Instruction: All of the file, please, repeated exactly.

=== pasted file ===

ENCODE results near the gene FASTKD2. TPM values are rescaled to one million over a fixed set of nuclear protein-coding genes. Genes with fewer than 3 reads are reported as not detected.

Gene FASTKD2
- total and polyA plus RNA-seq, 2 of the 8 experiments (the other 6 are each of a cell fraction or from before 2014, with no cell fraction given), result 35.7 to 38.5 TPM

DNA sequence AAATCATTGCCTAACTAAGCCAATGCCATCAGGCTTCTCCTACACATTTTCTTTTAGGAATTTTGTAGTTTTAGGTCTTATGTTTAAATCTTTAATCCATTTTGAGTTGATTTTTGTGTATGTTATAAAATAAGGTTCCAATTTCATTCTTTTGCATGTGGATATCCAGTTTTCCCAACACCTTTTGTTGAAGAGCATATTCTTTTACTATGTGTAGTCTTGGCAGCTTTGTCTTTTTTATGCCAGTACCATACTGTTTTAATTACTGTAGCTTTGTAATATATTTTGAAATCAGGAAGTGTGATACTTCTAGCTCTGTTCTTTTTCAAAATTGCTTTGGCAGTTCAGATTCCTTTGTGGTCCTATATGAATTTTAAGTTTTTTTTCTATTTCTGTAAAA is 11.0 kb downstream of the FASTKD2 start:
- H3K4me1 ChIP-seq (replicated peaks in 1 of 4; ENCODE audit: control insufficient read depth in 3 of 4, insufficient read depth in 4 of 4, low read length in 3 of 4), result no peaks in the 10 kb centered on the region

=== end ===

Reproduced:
ENCODE results near the gene FASTKD2. TPM values are rescaled to one million over a fixed set of nuclear protein-coding genes. Genes with fewer than 3 reads are reported as not detected.

Gene FASTKD2
- total and polyA plus RNA-seq, 2 of the 8 experiments (the other 6 are each of a cell fraction or from before 2014, with no cell fraction given), result 35.7 to 38.5 TPM

DNA sequence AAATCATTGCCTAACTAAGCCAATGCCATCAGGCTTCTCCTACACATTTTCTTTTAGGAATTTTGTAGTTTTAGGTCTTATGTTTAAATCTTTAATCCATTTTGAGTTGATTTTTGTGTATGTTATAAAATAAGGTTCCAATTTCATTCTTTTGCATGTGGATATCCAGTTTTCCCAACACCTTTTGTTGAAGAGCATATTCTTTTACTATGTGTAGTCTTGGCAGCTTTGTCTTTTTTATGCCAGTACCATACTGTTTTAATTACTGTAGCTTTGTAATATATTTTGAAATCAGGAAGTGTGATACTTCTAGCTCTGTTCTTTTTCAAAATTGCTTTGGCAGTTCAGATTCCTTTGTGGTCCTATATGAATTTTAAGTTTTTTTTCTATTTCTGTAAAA is 11.0 kb downstream of the FASTKD2 start:
- H3K4me1 ChIP-seq (replicated peaks in 1 of 4; ENCODE audit: control insufficient read depth in 3 of 4, insufficient read depth in 4 of 4, low read length in 3 of 4), result no peaks in the 10 kb centered on the region